I’ve had one and only one goal for the last two weeks—house-training a three-pound puppy. My online class said never to use the kennel as punishment and always reward after each successful “potty.” It also said to remember “I” am the boss.
I’m becoming less enamored with the puppy and the training. What the experts claimed isn’t applicable when it comes to Lucy. She uses her cuteness to do whenever, whatever, and wherever she chooses. She is the boss, and I am the compliant, forgiving, and loving servant.
Goals are the secret to success. Success builds confidence, and confidence leads to self-esteem, which grows success. Lucy takes me back to faint memories of parenting: don’t hang success (or failure) on someone else’s behavior, especially when they’re babies.
Because Lucy chews on everything with her razor edge tiny teeth, including my fingers, but happiness hit my heart this week when a sweet young woman at the pet store recommended two chew sticks—one chicken and one beef. Lucy loved them and chewed on the beef stick for at least an hour. She then buried it—a difficult task since all room access doors are closed, and rugs are rolled up and stored. I couldn’t find the beef stick, so I gave her the chicken. The same thing happened—she chewed and chewed and then buried it. After playing hide and seek several times, Lucy hiding and me seeking, I now can’t find either stick. She is back to finding comfort from baskets, table legs, my fingers, and my only wooden spoon. Her teeth are still sharp, so I’m not sure chewing on a freeze-dried strip of animal works. But searching high, low, and under mimics the mystery of socks in the laundry—where DID they go? Yes, I found the brownish and yellowish stick often enough to know she didn’t eat them gone.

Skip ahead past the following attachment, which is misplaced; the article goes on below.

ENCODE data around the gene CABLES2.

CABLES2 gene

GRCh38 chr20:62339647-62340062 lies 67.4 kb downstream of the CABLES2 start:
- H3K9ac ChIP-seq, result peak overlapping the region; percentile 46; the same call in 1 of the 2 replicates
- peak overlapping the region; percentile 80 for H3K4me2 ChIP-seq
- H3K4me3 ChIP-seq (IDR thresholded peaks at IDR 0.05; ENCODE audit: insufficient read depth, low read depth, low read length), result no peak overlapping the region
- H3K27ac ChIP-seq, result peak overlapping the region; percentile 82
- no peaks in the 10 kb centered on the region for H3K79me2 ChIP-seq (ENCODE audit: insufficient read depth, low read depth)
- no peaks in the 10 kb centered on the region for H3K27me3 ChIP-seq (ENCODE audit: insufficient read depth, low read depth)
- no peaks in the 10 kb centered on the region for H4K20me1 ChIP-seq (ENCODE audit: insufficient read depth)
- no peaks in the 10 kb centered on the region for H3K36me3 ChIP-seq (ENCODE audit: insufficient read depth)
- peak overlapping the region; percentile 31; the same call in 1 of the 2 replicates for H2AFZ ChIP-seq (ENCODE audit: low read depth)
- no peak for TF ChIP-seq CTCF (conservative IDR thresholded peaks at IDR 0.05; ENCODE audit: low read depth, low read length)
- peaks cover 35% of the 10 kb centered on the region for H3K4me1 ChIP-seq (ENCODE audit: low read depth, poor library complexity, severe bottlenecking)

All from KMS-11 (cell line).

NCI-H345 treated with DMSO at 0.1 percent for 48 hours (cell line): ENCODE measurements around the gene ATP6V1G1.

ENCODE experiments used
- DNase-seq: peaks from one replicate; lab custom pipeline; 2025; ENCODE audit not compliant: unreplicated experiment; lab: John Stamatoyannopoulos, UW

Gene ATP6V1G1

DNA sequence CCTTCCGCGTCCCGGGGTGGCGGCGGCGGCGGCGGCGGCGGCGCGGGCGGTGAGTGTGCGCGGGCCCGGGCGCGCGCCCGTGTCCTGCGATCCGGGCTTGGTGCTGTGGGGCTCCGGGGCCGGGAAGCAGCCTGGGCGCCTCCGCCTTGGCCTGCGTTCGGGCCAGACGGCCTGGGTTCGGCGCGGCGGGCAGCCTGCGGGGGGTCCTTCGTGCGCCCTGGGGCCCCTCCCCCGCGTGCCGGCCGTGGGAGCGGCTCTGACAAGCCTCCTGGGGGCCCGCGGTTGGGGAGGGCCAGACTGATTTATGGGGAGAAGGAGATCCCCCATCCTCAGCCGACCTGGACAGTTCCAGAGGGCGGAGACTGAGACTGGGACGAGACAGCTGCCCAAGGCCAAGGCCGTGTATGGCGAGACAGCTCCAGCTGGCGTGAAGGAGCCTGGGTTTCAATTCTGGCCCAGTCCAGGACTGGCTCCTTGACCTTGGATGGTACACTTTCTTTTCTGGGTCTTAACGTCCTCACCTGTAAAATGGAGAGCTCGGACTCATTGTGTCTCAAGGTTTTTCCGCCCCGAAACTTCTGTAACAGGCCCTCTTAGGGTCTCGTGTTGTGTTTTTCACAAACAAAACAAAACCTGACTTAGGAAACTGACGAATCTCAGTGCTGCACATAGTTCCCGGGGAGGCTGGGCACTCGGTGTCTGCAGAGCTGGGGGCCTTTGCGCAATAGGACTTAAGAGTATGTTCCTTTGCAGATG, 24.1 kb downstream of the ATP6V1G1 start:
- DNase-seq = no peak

I also feel a little (a lot) of pressure to train my Lucy to be as obedient, calm, and devoted as my neighbor’s dog. He defies my truth that perfect isn’t possible. I know you are all wishing me luck.
Thank you for listening; I haven’t done anything with anyone other than princess Lucy since August 10th. At the date of this writing, I’ve had Lucy for twelve days and nights. Please forgive me for whining; potty training is not my ideal dream. Watching one fuzzball move around my living space, alert for her tells (training word) of needing to go outside, has entertained and frustrated me. I’m leaving you with mental health thoughts from my Lucy ramblings:
- Keep on keeping on
- Notice and celebrate small successes
- Set reasonable and attainable goals
- Instinct and expertise can (should) work together
- Do not trip on the comparing trap
- Give credit whenever possible (including to yourself)
- Help helps –Lucy and I are a team.
Finally, it’s not all bad; we’re still in love.
Until the next time: Live while you live.
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